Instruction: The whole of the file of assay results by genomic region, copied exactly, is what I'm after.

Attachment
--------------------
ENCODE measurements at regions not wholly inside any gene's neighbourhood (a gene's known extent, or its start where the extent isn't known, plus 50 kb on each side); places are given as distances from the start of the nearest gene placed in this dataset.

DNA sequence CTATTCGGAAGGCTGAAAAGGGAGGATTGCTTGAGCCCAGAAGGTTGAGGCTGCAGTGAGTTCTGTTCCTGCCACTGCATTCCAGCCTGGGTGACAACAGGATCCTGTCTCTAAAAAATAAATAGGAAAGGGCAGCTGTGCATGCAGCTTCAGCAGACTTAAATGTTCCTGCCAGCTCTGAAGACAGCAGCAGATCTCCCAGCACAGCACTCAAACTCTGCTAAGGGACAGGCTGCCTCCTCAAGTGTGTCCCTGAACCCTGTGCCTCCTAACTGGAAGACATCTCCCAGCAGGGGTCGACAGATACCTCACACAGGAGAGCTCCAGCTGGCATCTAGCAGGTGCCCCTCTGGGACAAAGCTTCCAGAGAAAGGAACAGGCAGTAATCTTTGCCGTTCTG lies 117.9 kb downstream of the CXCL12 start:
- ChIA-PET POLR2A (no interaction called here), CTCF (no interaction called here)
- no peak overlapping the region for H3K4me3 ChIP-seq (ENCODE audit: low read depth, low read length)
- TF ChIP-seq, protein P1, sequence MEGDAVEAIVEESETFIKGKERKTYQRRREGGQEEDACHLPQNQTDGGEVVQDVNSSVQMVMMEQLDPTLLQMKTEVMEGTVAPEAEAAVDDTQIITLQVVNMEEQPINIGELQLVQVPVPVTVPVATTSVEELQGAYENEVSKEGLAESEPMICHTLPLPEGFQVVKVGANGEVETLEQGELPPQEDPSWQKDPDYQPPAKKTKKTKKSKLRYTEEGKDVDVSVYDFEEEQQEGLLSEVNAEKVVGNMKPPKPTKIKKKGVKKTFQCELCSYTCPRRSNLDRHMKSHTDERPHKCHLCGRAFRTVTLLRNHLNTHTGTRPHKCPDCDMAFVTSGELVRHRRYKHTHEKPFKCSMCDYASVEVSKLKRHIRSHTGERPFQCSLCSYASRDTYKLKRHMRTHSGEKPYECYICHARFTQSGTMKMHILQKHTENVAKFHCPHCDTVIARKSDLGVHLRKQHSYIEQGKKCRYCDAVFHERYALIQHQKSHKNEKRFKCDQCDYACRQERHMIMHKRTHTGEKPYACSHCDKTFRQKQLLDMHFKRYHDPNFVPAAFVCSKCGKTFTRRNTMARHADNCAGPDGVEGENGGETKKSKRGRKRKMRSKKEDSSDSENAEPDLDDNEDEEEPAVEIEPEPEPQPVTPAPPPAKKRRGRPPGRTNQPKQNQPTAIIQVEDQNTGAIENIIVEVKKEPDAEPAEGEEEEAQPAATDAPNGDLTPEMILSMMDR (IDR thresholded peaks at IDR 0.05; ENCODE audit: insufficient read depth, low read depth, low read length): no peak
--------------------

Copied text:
ENCODE measurements at regions not wholly inside any gene's neighbourhood (a gene's known extent, or its start where the extent isn't known, plus 50 kb on each side); places are given as distances from the start of the nearest gene placed in this dataset.

DNA sequence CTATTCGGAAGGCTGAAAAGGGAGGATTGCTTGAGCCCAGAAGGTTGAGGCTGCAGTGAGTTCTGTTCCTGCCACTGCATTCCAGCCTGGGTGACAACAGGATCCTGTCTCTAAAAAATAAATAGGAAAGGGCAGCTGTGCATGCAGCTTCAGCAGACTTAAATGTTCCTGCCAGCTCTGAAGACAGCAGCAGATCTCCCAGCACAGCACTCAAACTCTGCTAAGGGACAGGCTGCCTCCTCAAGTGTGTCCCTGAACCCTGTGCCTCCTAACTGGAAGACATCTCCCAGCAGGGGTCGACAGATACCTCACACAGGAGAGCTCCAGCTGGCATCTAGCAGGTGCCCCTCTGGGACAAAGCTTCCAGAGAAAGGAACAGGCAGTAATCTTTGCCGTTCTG lies 117.9 kb downstream of the CXCL12 start:
- ChIA-PET POLR2A (no interaction called here), CTCF (no interaction called here)
- no peak overlapping the region for H3K4me3 ChIP-seq (ENCODE audit: low read depth, low read length)
- TF ChIP-seq, protein P1, sequence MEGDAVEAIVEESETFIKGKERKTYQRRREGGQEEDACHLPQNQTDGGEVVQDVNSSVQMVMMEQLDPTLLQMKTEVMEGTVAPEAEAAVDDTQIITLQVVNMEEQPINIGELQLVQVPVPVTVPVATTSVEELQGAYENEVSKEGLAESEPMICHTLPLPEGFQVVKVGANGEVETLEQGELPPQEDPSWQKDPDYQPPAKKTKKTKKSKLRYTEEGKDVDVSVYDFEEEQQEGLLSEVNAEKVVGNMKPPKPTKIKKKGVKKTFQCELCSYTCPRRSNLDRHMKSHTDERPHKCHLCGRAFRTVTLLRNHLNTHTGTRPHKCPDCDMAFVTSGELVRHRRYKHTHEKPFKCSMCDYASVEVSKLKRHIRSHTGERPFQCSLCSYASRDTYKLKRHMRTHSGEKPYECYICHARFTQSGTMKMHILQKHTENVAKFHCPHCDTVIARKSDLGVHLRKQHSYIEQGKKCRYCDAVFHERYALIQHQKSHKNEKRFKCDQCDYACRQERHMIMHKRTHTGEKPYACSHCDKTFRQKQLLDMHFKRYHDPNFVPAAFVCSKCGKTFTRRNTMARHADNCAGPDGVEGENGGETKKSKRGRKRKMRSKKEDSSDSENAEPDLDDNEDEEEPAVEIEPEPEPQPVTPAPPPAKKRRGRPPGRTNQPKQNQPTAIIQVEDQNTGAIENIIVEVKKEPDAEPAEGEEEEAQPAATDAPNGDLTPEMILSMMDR (IDR thresholded peaks at IDR 0.05; ENCODE audit: insufficient read depth, low read depth, low read length): no peak